The 1.30 A resolution structure of the Bacillus subtilis chorismate mutase catalytic homotrimer.Ladner, J.E., Reddy, P., Davis, A., Tordova, M., Howard, A.J., Gilliland, G.L.
(2000) Acta Crystallogr.,Sect.D 56: 673-683
- PubMed: 10818343
- DOI: 10.1107/s0907444900004625
- PubMed Abstract:
The crystal structure of the Bacillus subtilis chorismate mutase, an enzyme of the aromatic amino acids biosynthetic pathway, was determined to 1.30 A resolution. The structure of the homotrimer was determined by molecular replacement using orthorhom ...
The crystal structure of the Bacillus subtilis chorismate mutase, an enzyme of the aromatic amino acids biosynthetic pathway, was determined to 1.30 A resolution. The structure of the homotrimer was determined by molecular replacement using orthorhombic crystals of space group P2(1)2(1)2(1) with unit-cell parameters a = 52.2, b = 83. 8, c = 86.0 A. The ABC trimer of the monoclinic crystal structure [Chook et al. (1994), J. Mol. Biol. 240, 476-500] was used as the starting model. The final coordinates are composed of three complete polypeptide chains of 127 amino-acid residues. In addition, there are nine sulfate ions, five glycerol molecules and 424 water molecules clearly visible in the structure. This structure was refined with aniosotropic temperature factors, has excellent geometry and a crystallographic R factor of 0.169 with an R(free) of 0.236. The three active sites of the macromolecule are at the subunit interfaces, with residues from two subunits contributing to each site. This orthorhombic crystal form was grown using ammonium sulfate as the precipitant; glycerol was used as a cryoprotectant during data collection. A glycerol molecule and sulfate ion in each of the active sites was found mimicking a transition-state analog. In this structure, the C-terminal tails of the subunits of the trimer are hydrogen bonded to residues of the active site of neighboring trimers in the crystal and thus cross-link the molecules in the crystal lattice.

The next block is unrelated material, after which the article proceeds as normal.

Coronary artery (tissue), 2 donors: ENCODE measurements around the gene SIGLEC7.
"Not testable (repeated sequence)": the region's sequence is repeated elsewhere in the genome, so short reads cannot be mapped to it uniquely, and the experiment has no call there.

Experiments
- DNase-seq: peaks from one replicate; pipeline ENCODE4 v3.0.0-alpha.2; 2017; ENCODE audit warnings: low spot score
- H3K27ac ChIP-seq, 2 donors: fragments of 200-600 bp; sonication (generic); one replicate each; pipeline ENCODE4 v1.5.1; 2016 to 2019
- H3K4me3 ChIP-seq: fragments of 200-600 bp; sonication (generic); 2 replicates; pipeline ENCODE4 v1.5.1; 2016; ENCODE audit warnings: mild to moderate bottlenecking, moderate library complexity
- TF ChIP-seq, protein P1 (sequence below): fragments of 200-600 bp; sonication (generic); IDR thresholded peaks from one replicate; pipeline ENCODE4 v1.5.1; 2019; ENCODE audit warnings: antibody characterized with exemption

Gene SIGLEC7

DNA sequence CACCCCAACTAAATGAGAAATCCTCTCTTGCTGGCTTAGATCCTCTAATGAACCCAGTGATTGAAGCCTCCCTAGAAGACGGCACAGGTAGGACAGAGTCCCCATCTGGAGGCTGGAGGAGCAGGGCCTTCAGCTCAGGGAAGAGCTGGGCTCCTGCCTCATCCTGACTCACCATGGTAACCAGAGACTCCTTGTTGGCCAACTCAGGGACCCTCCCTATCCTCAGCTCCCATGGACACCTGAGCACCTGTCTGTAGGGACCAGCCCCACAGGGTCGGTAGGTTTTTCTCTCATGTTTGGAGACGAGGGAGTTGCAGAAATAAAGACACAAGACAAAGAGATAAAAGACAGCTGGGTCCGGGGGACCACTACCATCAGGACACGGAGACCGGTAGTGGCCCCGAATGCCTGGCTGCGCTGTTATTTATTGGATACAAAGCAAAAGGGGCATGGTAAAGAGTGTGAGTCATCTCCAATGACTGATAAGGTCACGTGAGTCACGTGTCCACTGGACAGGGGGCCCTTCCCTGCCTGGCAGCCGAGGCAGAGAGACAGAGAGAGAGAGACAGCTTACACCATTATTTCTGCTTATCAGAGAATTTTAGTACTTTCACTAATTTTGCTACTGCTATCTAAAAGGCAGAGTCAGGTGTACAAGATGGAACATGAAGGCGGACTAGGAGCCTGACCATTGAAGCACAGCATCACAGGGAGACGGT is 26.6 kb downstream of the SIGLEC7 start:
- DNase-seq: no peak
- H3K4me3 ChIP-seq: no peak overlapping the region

National Institute of Standards and Technology and the University of Maryland Biotechnology Institute, Rockville, MD 20850, USA.